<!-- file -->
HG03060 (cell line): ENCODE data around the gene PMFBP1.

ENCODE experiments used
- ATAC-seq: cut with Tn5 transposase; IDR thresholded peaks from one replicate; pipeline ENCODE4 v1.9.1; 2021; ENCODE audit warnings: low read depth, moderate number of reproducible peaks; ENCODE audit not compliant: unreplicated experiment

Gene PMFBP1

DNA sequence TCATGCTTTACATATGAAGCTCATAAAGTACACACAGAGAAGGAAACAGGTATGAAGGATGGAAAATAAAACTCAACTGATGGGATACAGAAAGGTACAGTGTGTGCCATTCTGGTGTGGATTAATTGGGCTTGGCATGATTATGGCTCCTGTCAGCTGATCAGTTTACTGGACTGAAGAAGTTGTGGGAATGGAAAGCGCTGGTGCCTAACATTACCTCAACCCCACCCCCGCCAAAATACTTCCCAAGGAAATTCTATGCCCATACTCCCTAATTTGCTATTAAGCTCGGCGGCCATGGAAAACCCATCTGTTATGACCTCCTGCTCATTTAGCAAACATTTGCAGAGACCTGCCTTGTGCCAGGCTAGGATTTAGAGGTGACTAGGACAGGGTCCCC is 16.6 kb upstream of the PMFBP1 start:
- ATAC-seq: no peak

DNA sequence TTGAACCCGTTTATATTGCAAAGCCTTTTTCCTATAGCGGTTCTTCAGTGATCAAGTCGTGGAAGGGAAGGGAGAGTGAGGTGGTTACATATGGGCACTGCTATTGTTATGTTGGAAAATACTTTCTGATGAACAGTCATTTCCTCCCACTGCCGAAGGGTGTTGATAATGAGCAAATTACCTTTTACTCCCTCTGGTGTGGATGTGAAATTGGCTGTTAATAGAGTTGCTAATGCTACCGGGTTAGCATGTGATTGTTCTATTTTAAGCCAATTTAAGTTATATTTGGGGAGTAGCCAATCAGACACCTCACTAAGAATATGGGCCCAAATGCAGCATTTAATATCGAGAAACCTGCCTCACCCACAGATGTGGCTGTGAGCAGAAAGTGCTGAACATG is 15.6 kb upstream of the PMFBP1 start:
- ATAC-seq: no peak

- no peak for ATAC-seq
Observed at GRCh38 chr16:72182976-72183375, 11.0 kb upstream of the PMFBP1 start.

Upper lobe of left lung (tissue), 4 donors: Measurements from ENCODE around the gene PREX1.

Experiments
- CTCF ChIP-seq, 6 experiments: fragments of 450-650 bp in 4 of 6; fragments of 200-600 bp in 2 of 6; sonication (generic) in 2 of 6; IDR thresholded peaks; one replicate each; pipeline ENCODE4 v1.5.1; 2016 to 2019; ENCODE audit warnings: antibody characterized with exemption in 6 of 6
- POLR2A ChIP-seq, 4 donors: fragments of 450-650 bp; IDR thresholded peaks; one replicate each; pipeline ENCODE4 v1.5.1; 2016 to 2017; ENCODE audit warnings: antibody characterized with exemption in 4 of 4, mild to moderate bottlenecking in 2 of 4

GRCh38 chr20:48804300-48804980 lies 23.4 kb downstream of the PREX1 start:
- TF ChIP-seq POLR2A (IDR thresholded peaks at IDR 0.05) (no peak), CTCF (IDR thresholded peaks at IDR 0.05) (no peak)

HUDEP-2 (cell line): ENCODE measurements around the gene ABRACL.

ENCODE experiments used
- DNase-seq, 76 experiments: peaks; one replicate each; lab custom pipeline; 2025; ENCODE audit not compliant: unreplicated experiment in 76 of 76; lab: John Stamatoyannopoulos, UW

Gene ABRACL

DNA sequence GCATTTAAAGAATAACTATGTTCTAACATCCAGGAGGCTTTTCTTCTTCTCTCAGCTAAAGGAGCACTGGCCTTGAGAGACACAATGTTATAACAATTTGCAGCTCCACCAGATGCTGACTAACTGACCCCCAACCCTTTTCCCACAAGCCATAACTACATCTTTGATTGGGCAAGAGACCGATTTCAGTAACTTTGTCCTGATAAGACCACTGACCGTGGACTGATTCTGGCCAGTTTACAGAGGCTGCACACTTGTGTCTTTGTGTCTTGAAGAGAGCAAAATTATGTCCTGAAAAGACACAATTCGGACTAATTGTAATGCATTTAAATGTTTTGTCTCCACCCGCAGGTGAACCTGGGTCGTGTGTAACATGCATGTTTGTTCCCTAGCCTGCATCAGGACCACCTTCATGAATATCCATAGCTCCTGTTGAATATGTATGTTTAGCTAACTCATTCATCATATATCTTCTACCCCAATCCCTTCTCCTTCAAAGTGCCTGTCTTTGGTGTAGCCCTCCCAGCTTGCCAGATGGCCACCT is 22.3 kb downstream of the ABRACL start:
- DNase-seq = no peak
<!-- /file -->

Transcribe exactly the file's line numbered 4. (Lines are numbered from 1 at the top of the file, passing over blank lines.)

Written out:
Gene PMFBP1